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Girl 'may have been told to lie’, man accused of indecent assault claims

Girl 'may have been told to lie’, man accused of indecent assault claims

Wednesday 21 July 2021

Girl 'may have been told to lie’, man accused of indecent assault claims


Claims by a young girl that she was indecently assaulted may have been “lies” she was told to tell by others, according to the 50-year-old man accused of the crimes.

Yesterday marked the second day in the jury trial of Adelio Camara Marques, who denies three counts of indecent assault and one count of procuring an act of gross indecency.

The girl alleges that, over a two-year period when she was under 12, that Mr Marques performed a sex act on himself in front of her in a car park and got her to touch his penis, as well touching her indecently on several other occasions.

In a police interview given on the morning of his arrest in May last year, Mr Marques called the allegations “lies”, and that though he didn't know why she was making them, he suggested that other people could have influenced her to say them.

He described a particular allegation that he had kissed her with his tongue when they were alone at an event as “another lie” during the interview, telling Police that there were many attendees who would have potentially witnessed it if it happened.

Yesterday also saw two people who the girl shared the allegations with take to the stand to give evidence.

One said that the girl had been prompted to speak out after several years due to the effect the alleged assaults had on her. She described the girl as having “freaked out" when a boy she liked put his arm round her in a friendly way.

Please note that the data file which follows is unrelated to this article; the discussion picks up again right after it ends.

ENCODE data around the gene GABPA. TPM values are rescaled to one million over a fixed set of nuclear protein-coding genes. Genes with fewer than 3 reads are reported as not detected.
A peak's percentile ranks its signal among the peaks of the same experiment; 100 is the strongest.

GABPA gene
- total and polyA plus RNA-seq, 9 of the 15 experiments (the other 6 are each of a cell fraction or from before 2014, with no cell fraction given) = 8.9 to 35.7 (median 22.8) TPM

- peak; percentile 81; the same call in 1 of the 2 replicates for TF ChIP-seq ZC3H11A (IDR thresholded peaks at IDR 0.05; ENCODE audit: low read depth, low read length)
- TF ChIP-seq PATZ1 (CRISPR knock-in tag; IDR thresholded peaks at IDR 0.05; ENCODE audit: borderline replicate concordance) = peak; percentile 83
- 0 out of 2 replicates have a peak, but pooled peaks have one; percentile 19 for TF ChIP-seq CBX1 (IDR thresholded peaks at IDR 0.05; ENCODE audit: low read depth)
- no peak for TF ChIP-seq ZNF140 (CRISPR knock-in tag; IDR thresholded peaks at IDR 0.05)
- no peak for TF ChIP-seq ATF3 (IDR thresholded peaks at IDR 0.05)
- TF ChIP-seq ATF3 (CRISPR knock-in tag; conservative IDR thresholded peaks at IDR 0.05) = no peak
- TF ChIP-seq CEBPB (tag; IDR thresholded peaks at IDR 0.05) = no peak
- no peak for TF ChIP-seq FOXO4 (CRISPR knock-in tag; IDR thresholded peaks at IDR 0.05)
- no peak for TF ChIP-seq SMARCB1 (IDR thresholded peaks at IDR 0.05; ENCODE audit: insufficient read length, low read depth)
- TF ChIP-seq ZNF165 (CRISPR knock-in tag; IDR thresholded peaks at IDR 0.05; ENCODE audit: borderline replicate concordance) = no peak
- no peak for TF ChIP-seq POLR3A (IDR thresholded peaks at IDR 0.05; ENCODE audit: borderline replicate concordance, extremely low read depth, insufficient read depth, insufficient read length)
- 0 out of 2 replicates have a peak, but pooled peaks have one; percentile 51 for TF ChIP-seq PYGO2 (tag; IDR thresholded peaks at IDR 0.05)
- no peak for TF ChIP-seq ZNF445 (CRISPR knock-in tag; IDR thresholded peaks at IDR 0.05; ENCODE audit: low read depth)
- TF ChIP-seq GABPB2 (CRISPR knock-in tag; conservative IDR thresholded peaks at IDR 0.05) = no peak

The other witness said she had observed the girl “wasn’t acting like normal girls” and had reached “breaking point” last year, finally explaining the alleged assaults after she had persisted in asking what was wrong.

Defending Mr Marques, Advocate Adam Harrison pointed out an “inconsistency” in the account the girl gave the Police and what she had told others, and differences in the threats she alleged he had made to ensure she would not tell others.

He also said the lack of precise dates and details offered by the accuser left his client at a “material disadvantage” in defending himself.

Summing up, Advocate Harrison described the evidence in the case as “nowhere near strong enough to prove that Mr Marques is guilty of the offences of which he is charged.”

In contrast, Crown Advocate Julian Gollop described the girl as “a credible witness; she was measured, very clear in her evidence." 

The prosecuting advocate said the fact the girl had opened up to three other people about Mr Marques’ alleged behaviour was also evidence she was telling the truth.

Advocate Gollop said he could see only one inconsistency in the accounts she told witnesses and Police, going on to ask the jury whether it would be more surprising if a child had given a “word for word” account to everyone. He also questioned why she would go through the “daunting” experience of court to lie. 

“You would be staggered if she gave the same account every single time, if there weren’t slight differences,” he told the jury.

He said that suggestions that someone else had told her to say the allegations were “very vague and unsatisfactory, and very unclear.”

Commissioner Clyde-Smith is due to sum up today, before the jury retire to make their decision.

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